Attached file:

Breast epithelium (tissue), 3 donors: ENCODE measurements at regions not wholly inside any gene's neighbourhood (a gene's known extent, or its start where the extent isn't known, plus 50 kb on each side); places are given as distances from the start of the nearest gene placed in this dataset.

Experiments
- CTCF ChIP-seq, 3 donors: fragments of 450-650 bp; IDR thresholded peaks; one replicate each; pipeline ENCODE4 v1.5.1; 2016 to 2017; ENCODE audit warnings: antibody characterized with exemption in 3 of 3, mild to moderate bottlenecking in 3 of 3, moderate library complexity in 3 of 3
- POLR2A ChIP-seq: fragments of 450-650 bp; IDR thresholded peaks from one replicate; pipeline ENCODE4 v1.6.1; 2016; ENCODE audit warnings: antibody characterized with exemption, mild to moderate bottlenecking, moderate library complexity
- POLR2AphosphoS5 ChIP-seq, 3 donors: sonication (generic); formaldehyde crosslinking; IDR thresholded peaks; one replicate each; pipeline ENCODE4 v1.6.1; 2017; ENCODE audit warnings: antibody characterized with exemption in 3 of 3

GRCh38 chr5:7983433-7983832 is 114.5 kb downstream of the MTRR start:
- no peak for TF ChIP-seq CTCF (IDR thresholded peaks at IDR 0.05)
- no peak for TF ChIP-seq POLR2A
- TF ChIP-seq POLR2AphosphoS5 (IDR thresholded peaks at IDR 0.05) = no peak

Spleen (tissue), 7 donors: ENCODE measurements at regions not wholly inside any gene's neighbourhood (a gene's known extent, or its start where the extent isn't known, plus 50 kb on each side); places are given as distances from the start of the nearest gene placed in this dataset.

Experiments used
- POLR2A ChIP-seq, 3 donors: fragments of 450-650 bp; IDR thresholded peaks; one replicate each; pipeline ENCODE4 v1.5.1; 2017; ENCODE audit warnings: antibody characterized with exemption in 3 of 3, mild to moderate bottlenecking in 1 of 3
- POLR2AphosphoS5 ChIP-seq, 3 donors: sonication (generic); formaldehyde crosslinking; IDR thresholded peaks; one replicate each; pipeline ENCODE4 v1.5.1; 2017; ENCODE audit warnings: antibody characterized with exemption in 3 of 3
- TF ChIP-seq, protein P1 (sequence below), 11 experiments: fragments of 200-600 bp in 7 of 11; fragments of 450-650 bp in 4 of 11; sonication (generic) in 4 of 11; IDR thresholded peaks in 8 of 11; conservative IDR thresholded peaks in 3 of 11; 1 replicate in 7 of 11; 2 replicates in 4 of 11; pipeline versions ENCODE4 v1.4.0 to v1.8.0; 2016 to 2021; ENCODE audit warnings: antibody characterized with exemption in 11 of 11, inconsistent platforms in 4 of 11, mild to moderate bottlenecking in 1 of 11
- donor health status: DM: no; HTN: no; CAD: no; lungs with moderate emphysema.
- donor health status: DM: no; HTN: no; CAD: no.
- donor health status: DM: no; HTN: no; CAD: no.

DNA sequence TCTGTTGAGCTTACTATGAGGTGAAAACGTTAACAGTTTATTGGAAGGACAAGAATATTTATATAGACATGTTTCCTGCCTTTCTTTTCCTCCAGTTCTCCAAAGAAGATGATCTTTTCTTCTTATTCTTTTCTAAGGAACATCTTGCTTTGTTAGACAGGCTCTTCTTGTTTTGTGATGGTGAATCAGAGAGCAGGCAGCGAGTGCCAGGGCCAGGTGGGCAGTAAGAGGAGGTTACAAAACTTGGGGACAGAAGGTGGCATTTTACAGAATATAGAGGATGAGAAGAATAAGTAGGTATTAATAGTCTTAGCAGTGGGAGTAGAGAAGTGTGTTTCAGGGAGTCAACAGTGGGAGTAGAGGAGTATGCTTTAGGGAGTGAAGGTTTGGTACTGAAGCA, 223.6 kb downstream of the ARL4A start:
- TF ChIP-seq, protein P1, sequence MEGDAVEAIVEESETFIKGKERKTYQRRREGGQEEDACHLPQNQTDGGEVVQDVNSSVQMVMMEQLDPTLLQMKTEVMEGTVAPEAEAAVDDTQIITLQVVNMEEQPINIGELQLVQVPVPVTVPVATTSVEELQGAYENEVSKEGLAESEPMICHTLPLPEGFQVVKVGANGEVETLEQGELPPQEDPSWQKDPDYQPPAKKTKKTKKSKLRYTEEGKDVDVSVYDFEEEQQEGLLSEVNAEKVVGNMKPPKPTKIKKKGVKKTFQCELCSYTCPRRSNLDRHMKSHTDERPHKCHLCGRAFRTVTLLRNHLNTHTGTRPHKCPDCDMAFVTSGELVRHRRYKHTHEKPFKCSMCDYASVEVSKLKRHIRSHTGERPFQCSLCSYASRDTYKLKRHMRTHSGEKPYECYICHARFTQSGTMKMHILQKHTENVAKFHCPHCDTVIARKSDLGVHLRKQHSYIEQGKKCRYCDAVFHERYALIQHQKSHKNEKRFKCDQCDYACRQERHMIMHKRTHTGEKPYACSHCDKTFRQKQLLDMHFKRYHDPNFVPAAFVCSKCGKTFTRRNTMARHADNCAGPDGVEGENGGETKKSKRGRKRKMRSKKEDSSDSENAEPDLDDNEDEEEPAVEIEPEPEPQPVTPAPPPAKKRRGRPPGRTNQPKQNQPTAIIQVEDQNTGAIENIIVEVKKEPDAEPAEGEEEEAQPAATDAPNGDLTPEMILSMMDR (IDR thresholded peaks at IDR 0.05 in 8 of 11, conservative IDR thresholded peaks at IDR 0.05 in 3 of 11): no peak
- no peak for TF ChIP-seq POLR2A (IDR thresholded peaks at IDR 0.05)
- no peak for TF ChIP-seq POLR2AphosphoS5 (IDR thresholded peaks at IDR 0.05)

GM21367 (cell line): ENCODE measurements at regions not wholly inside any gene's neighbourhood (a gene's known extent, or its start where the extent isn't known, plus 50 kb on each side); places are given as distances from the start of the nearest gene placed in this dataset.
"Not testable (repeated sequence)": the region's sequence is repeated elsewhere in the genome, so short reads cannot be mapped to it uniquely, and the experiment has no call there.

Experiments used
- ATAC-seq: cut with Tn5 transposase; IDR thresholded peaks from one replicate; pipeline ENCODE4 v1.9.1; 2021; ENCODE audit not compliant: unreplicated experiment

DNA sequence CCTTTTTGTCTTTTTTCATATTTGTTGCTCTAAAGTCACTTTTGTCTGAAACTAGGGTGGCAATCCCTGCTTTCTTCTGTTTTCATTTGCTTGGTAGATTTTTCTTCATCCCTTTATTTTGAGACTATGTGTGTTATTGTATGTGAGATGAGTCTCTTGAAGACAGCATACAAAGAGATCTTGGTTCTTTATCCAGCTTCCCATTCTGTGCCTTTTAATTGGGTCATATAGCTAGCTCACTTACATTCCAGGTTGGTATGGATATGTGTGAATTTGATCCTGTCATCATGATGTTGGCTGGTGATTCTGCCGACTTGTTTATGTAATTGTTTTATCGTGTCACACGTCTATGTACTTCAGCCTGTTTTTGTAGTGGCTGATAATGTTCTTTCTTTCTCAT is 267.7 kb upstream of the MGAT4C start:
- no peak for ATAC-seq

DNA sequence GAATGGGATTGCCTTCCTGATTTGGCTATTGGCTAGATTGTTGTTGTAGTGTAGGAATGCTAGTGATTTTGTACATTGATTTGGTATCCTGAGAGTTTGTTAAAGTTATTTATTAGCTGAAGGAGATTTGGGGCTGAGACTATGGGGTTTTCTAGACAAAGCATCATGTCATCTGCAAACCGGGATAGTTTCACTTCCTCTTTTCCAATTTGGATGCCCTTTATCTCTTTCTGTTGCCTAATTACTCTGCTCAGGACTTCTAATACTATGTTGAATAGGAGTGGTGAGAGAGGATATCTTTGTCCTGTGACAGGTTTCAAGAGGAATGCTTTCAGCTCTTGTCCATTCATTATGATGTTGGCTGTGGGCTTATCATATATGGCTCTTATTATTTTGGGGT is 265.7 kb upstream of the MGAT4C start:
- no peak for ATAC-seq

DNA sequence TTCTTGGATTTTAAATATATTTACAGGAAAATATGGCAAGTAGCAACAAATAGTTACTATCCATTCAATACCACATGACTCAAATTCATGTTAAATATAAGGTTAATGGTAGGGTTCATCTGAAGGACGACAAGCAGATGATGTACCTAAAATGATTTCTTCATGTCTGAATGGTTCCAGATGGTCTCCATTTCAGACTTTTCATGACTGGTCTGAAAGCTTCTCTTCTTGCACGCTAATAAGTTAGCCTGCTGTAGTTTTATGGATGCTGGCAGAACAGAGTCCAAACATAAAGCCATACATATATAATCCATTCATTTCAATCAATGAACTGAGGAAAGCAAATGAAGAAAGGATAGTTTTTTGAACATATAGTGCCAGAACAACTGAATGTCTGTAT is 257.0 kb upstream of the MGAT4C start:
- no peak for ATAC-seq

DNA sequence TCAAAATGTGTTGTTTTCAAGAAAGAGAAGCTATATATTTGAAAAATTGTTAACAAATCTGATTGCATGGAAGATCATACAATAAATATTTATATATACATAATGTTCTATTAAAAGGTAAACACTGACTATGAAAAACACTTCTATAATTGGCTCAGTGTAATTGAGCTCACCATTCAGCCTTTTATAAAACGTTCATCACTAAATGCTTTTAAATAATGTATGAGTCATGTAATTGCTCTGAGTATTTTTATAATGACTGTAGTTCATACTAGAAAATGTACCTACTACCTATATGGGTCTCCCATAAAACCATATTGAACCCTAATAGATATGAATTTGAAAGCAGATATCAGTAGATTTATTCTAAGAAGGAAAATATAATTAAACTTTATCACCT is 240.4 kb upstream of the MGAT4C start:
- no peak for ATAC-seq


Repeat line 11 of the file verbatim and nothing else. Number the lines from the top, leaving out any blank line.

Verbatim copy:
Experiments used